Nymex Crude Surges Above $133 Fourth Record in a Row
OTTAWA (Dow Jones Newswires), May 21, 2008
Crude oil futures leaped past $133 a barrel Wednesday, as ongoing market momentum pushed prices deeper into record territory after an unexpected slump in U.S. oil inventories.
The new front-month July contract for light, sweet crude settled up $4.19, or 3.3%, at a record $133.17 a barrel on the New York Mercantile Exchange, but hit a new high of $133.82 a barrel just after the close. The gain is crude's fastest ascent in dollar terms since March 26 and marks the fourth straight session in which oil has hit a new record.
Brent crude on the ICE futures exchange closed $4.85 higher at $132.69 a barrel, also a record, after racing to a high of $132.93 a barrel earlier. Settlement prices weren't in yet.
The move extends a red-hot rally that's brought the price of oil and a host of products derived from it to levels many analysts have found flabbergasting. The rally is taking its cue primarily from strong global oil demand, most notably from China and concerns about supply disruptions.
Nymex crude futures are up 39% since the start of the year, when prices first breached $100 a barrel, while futures are up 17% since the beginning of May. Futures contracts for oil products also settled at all-time highs.
The weekly U.S. inventory data kickstarted the run earlier in the trading session. The Energy Information Administration reported U.S. crude stockpiles fell by 5.3 million last week as refineries ratcheted up utilization rates amid a sharp drop in imports, defying analysts' expectations of a 500,000 barrel increase.
Distillates stockpiles rose 728,000 barrels, less than the forecast 1.2 million-barrel gain, while gasoline inventories fell 755,000 barrels versus the expected 400,000-barrel gain.
While the report certainly invigorated crude prices, sheer momentum in the market amplified the rally, analysts said.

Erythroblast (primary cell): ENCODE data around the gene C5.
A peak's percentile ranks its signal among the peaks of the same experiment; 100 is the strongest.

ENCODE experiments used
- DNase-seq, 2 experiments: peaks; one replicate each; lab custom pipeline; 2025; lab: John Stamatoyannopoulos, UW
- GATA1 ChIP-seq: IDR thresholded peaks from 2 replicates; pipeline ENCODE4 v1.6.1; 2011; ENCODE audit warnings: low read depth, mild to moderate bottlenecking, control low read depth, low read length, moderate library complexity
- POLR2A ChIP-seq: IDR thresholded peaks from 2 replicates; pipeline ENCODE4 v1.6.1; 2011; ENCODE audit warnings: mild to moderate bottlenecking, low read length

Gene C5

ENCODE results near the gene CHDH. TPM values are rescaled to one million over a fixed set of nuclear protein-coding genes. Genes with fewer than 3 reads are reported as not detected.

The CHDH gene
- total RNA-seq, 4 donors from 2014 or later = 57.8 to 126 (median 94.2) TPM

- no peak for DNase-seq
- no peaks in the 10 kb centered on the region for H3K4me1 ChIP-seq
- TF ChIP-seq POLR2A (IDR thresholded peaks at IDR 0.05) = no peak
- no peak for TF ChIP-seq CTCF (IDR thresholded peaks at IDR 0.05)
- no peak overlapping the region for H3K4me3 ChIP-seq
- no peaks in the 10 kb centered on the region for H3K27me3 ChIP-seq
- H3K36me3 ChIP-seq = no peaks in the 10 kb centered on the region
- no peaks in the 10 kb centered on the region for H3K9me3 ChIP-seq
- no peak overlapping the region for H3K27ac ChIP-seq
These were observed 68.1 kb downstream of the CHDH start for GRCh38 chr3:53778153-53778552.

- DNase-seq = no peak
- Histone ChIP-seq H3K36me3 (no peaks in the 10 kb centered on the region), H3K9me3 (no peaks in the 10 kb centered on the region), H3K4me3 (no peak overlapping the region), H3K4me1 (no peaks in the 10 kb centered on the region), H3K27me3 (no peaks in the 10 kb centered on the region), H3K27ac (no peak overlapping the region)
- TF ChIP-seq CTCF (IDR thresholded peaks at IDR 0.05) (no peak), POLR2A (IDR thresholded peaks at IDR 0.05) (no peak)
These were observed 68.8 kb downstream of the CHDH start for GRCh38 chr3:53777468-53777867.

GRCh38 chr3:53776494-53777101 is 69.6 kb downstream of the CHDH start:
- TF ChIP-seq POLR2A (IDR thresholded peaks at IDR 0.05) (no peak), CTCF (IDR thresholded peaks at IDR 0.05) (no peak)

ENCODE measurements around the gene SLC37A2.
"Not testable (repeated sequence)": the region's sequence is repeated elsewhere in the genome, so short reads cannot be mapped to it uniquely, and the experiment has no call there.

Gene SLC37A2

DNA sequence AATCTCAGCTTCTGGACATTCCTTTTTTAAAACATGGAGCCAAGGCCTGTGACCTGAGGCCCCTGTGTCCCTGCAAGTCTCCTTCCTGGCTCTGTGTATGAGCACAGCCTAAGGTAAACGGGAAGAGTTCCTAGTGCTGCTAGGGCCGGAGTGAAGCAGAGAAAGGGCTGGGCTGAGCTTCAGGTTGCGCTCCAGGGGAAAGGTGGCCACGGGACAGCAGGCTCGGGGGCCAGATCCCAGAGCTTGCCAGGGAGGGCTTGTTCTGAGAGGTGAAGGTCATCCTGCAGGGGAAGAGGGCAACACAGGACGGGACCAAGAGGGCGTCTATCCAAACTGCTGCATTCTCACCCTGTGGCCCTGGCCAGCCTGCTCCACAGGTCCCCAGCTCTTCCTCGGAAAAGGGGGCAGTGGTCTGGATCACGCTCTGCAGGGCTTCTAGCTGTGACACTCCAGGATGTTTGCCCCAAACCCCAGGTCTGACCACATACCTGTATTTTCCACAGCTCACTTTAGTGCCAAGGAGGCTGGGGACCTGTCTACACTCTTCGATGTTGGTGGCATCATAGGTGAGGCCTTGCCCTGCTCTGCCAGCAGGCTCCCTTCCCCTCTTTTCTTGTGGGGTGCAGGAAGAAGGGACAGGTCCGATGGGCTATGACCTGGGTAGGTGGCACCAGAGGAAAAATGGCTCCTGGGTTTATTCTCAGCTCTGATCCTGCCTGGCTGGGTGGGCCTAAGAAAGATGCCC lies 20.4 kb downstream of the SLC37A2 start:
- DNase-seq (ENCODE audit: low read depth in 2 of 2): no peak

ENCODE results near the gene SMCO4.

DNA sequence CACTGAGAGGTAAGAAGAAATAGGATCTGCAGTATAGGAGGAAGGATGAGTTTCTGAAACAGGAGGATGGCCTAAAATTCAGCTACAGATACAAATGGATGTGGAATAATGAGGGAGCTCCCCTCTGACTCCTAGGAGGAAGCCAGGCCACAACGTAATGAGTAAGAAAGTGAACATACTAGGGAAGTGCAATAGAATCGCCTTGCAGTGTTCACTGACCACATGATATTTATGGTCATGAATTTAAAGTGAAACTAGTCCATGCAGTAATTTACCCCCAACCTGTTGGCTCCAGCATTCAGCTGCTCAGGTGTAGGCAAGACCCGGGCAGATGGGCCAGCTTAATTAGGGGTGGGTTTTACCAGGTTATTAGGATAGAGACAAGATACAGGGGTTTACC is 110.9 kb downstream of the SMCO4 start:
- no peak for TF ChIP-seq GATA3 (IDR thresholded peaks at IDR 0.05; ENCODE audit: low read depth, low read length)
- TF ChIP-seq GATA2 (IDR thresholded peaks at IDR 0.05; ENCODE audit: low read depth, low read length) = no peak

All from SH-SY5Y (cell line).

"The feeling here is that the bears just can't catch a break and the bulls are in the driver's seat," said Peter Beutel, president of trading advisory firm Cameron Hanover. "It just seems to be a game of leapfrog."
Prices have also jumped at the outer end of the futures curve, trading at a premium to front-month contracts in a direct reversal of recent patterns. Nymex crude for August delivery settled higher than for July and September higher still, but the longest-dated contract for December 2016 settled at $142.09 a barrel.
Outer-month contracts have steadily been climbing through the year, but their appeal has grown as volatility spiked at the front end of the curve, particularly for investors who want to hold positions for longer, said Eric Wittenauer, energy analyst at Wachovia Securities.
"Though we could see $150 oil in the next couple of weeks, a longer-term bet on $150 or $200 or whatever your target is...just gives you more time to get there," Wittenauer said.
Front-month June reformulated gasoline blendstock, or RBOB, settled up 9.21 cents, or 2.8%, at $3.3965 a gallon. June heating oil settled 13.34 cents higher at $3.9084 a gallon.
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